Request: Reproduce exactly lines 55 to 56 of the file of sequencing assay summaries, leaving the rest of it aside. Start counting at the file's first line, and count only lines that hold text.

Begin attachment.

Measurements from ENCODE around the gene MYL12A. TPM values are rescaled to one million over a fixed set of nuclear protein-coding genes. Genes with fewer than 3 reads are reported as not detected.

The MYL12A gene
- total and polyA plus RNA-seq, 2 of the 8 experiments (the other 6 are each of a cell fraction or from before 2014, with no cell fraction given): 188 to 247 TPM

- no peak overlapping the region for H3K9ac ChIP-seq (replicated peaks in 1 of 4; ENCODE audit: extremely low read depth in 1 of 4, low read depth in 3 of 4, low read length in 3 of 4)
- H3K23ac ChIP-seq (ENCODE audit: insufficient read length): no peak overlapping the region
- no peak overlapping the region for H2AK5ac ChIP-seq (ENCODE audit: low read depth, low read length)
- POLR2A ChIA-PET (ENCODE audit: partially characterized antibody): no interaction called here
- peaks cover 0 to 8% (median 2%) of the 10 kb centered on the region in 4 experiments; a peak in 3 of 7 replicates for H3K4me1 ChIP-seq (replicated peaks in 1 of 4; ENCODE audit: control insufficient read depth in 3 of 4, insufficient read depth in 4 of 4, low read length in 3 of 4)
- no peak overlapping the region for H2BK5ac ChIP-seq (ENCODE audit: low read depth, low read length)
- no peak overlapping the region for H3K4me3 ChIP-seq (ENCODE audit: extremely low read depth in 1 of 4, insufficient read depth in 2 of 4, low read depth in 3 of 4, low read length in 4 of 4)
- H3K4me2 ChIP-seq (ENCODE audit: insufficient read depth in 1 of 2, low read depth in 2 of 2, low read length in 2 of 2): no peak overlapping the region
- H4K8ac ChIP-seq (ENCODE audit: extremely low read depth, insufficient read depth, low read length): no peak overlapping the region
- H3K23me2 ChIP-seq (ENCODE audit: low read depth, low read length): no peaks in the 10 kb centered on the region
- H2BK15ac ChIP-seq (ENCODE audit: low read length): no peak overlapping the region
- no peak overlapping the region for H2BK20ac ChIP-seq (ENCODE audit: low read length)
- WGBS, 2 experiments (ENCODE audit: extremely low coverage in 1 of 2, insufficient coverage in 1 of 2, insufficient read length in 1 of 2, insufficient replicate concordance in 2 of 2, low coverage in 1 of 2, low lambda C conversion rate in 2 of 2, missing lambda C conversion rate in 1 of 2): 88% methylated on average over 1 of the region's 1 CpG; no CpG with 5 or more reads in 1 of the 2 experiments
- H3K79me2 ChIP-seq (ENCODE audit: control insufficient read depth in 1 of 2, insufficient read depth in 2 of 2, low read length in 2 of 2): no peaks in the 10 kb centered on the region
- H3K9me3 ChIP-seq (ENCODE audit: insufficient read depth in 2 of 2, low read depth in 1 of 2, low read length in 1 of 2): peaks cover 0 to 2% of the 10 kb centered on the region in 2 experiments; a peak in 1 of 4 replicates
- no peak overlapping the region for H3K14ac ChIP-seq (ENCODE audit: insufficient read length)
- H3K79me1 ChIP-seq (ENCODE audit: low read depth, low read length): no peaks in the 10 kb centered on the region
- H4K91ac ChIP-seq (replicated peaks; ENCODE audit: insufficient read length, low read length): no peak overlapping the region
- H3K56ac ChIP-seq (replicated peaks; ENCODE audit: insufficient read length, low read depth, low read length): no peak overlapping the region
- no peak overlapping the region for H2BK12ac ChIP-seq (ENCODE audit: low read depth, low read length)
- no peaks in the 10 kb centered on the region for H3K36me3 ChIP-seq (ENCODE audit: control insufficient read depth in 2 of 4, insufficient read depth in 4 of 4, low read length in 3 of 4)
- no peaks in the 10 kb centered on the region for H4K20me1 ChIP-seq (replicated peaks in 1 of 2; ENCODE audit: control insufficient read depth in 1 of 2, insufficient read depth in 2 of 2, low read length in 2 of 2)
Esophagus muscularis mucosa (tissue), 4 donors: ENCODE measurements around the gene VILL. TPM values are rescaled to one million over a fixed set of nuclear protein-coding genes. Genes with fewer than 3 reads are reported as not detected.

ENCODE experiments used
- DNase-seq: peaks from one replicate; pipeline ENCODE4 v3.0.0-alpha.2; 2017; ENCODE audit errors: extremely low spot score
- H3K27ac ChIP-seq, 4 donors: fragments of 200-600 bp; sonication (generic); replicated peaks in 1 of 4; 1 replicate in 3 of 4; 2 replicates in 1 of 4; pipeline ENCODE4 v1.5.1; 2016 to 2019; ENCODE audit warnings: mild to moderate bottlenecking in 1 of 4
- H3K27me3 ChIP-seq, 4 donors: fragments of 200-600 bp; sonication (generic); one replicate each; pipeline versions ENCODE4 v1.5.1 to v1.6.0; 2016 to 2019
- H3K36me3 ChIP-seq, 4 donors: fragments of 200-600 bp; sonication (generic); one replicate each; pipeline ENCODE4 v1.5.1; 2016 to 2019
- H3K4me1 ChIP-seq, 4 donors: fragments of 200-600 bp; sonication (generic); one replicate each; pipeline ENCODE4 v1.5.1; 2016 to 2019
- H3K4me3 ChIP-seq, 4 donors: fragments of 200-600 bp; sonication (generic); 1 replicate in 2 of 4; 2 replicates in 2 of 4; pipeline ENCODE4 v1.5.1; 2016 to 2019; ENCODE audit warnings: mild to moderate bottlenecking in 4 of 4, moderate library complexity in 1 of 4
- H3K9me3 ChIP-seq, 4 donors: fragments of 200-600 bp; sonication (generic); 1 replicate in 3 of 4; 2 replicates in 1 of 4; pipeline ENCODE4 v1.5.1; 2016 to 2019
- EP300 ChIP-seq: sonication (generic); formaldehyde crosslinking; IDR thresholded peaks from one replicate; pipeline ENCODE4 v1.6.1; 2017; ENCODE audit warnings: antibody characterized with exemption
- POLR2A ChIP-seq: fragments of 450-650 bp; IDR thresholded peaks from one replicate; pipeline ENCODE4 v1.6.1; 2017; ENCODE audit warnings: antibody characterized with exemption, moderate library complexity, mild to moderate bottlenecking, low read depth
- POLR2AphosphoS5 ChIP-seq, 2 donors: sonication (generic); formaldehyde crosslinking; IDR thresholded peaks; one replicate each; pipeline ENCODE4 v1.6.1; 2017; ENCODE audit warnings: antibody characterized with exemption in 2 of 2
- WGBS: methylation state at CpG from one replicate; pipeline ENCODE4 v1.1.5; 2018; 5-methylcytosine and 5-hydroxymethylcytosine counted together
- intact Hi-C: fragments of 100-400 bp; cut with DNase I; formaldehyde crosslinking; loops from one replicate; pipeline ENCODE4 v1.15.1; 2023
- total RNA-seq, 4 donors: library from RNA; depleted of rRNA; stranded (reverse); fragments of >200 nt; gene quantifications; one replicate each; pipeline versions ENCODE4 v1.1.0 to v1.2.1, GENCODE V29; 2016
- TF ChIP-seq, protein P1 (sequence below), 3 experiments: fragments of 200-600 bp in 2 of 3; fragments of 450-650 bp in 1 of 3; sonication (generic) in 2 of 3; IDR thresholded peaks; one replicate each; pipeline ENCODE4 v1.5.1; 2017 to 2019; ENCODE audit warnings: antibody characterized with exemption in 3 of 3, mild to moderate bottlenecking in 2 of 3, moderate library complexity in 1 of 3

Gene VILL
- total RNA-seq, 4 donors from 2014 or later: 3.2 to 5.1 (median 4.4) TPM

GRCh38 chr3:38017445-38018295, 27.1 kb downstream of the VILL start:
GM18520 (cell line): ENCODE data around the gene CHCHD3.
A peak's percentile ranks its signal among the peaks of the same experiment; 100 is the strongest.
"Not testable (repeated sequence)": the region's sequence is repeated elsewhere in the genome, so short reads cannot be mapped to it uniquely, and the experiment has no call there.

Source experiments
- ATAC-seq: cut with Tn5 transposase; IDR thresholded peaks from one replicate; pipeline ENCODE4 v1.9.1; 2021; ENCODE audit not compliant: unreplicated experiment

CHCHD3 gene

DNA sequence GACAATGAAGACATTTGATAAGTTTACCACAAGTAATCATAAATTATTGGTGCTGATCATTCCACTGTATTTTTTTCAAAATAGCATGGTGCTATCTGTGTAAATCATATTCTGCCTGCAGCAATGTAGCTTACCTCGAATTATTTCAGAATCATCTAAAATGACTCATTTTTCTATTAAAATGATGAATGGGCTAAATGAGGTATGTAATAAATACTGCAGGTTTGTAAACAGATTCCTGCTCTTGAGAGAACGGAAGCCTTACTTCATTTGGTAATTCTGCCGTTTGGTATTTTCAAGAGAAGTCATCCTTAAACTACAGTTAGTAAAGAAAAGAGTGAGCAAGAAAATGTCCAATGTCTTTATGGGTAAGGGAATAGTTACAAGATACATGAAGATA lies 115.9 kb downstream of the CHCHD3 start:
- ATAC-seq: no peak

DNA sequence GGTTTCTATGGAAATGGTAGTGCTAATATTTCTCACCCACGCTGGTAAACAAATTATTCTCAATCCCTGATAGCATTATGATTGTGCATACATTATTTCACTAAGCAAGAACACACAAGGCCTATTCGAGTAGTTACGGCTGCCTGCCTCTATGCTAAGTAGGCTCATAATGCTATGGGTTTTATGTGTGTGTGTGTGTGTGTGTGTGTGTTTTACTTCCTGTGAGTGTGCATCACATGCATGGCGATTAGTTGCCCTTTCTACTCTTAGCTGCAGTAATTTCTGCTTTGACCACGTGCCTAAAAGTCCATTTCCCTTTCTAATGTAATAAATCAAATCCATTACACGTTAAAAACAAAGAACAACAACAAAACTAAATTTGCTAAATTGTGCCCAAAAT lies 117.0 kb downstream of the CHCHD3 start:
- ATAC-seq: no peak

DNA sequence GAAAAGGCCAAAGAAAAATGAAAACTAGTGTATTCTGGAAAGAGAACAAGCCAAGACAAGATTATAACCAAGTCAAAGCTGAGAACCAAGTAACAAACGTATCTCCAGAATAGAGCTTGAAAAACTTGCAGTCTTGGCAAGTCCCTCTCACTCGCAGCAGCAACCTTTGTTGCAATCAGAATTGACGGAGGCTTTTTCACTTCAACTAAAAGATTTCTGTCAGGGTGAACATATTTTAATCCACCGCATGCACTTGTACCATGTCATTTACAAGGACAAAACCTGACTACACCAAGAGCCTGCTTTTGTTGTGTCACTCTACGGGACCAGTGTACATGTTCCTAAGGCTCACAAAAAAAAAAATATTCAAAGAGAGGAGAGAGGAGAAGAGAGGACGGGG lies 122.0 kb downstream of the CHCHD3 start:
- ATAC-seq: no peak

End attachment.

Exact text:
DNA sequence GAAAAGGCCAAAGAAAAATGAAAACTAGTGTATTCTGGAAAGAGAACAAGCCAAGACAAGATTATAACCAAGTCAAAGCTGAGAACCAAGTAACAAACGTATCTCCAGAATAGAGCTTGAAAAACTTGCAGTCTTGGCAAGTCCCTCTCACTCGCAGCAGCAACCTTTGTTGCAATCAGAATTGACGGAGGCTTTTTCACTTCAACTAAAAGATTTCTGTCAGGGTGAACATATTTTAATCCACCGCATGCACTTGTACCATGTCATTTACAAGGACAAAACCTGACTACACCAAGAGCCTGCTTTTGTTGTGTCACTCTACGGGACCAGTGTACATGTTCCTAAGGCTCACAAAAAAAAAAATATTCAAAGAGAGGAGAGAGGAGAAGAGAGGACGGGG lies 122.0 kb downstream of the CHCHD3 start:
- ATAC-seq: no peak